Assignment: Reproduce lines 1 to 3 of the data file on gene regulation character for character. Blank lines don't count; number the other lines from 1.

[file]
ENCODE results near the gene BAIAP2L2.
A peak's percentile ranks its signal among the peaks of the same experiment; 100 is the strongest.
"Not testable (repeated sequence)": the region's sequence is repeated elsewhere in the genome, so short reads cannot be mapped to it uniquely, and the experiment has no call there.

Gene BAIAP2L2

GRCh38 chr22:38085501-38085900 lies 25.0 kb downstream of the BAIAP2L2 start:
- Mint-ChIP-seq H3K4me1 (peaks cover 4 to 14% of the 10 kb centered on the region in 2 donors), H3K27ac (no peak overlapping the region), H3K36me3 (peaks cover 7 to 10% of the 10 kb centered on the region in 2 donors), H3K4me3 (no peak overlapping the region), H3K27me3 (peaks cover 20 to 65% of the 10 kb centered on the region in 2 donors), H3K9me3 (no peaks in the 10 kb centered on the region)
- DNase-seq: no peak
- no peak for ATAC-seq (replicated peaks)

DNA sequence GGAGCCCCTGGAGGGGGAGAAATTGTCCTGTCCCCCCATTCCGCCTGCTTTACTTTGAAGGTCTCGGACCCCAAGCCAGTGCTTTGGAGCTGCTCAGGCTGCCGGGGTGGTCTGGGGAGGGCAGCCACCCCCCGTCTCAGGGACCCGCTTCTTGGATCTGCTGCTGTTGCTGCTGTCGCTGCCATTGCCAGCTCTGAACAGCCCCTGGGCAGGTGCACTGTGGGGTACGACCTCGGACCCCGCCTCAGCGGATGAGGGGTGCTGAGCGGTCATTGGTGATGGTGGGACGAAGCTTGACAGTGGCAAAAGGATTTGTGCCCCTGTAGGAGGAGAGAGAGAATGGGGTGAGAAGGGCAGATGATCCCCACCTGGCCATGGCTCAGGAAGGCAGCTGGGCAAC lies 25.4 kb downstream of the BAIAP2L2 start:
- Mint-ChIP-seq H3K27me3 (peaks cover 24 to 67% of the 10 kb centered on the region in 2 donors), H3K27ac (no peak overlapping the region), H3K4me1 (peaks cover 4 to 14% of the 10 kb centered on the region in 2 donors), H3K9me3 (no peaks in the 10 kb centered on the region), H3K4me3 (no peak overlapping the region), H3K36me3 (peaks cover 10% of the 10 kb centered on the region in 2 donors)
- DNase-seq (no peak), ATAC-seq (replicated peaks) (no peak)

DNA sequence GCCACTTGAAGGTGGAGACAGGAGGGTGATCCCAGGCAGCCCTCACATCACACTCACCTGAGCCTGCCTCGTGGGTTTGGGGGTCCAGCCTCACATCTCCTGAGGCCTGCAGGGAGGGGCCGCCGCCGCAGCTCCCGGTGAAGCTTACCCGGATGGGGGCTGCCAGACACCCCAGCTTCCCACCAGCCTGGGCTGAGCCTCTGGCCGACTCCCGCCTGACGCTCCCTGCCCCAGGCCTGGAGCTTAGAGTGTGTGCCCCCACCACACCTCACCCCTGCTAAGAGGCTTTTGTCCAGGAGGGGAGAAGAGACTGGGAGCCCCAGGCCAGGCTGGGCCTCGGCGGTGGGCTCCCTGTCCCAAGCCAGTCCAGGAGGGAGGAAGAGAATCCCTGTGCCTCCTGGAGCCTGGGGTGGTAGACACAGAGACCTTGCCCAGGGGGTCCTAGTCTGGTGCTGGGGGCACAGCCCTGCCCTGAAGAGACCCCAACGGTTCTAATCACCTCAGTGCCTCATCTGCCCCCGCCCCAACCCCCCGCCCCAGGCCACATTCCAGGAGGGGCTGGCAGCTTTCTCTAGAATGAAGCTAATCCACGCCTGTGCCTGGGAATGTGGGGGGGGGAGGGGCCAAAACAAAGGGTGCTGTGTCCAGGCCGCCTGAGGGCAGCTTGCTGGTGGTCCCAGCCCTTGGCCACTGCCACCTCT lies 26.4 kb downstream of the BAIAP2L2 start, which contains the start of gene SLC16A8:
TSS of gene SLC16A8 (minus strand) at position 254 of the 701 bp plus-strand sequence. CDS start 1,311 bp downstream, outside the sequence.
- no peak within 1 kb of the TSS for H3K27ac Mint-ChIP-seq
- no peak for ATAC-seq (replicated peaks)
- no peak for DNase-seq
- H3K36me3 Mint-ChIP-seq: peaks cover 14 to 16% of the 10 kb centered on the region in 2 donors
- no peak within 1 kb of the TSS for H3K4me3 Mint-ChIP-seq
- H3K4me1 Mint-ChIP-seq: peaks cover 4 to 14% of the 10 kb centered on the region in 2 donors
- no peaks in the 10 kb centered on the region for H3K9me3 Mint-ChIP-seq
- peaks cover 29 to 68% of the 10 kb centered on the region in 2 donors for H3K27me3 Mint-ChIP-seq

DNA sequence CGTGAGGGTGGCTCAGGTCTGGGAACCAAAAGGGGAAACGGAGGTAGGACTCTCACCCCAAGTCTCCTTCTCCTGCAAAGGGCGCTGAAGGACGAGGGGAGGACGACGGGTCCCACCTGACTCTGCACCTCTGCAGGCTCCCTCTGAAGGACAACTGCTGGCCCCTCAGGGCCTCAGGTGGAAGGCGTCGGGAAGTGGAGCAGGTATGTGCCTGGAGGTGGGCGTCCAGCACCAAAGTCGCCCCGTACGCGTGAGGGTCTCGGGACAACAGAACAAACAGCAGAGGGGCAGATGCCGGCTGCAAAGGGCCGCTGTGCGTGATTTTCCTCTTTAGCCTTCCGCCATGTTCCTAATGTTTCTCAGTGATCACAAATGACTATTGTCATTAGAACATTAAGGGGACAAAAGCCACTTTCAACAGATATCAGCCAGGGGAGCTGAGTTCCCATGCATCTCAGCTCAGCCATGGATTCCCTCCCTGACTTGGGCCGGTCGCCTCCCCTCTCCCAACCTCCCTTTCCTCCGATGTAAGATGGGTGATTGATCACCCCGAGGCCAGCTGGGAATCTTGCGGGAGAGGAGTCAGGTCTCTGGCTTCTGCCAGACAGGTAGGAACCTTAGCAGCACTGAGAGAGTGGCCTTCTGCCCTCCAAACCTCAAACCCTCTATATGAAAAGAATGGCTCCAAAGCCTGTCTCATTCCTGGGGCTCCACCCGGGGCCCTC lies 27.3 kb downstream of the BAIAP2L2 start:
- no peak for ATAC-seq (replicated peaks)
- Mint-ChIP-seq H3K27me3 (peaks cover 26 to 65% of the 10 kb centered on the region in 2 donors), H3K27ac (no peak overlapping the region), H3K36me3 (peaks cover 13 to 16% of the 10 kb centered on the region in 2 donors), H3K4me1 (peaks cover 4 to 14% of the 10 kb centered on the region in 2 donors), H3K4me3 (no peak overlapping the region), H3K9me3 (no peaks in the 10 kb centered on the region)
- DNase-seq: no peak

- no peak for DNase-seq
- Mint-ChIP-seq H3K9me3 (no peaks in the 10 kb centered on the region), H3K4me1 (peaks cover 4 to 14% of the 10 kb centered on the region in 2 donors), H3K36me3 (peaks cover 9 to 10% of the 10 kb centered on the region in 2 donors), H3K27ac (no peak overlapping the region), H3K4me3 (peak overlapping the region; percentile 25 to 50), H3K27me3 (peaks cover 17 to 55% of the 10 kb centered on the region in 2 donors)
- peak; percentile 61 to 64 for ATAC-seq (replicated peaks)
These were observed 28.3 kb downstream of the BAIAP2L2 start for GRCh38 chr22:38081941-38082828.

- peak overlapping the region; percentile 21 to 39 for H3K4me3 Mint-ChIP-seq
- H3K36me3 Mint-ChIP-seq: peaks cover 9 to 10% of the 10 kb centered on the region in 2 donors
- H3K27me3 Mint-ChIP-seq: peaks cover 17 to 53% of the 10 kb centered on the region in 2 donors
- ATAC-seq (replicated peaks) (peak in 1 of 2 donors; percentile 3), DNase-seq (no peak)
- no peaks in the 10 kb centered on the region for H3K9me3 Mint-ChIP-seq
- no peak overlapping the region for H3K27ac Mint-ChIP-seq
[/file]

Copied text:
ENCODE results near the gene BAIAP2L2.
A peak's percentile ranks its signal among the peaks of the same experiment; 100 is the strongest.
"Not testable (repeated sequence)": the region's sequence is repeated elsewhere in the genome, so short reads cannot be mapped to it uniquely, and the experiment has no call there.